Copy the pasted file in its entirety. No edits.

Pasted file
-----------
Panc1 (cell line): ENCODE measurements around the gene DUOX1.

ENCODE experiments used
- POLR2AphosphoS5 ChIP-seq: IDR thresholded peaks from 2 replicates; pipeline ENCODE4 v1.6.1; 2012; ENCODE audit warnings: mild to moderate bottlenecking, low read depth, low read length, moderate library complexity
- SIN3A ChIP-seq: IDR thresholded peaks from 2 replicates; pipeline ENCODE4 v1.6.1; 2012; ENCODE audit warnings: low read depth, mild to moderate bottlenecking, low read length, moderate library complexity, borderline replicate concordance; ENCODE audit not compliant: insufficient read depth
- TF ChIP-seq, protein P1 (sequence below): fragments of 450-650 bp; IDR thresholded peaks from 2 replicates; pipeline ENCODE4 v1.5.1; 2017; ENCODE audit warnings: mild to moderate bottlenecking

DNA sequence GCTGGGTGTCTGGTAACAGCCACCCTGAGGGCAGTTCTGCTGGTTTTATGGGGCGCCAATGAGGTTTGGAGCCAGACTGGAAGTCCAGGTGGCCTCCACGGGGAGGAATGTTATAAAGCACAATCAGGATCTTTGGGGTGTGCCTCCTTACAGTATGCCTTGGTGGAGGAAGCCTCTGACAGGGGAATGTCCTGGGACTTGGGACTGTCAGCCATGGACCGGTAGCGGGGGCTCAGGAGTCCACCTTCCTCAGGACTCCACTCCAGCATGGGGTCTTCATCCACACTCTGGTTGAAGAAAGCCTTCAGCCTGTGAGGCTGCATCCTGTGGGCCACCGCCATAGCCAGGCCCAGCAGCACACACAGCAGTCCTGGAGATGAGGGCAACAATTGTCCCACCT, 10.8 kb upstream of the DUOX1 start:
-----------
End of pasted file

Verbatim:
Panc1 (cell line): ENCODE measurements around the gene DUOX1.

ENCODE experiments used
- POLR2AphosphoS5 ChIP-seq: IDR thresholded peaks from 2 replicates; pipeline ENCODE4 v1.6.1; 2012; ENCODE audit warnings: mild to moderate bottlenecking, low read depth, low read length, moderate library complexity
- SIN3A ChIP-seq: IDR thresholded peaks from 2 replicates; pipeline ENCODE4 v1.6.1; 2012; ENCODE audit warnings: low read depth, mild to moderate bottlenecking, low read length, moderate library complexity, borderline replicate concordance; ENCODE audit not compliant: insufficient read depth
- TF ChIP-seq, protein P1 (sequence below): fragments of 450-650 bp; IDR thresholded peaks from 2 replicates; pipeline ENCODE4 v1.5.1; 2017; ENCODE audit warnings: mild to moderate bottlenecking

DNA sequence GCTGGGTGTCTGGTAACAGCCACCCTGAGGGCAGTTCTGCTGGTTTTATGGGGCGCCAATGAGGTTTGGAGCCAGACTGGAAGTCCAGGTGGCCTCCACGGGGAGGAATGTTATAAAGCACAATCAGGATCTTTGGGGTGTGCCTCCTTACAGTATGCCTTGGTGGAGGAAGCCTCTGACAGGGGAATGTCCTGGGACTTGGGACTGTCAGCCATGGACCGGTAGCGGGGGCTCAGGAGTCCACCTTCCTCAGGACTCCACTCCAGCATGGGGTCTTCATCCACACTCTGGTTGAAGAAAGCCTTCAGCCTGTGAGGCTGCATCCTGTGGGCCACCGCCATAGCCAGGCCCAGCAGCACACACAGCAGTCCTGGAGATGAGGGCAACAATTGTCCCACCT, 10.8 kb upstream of the DUOX1 start: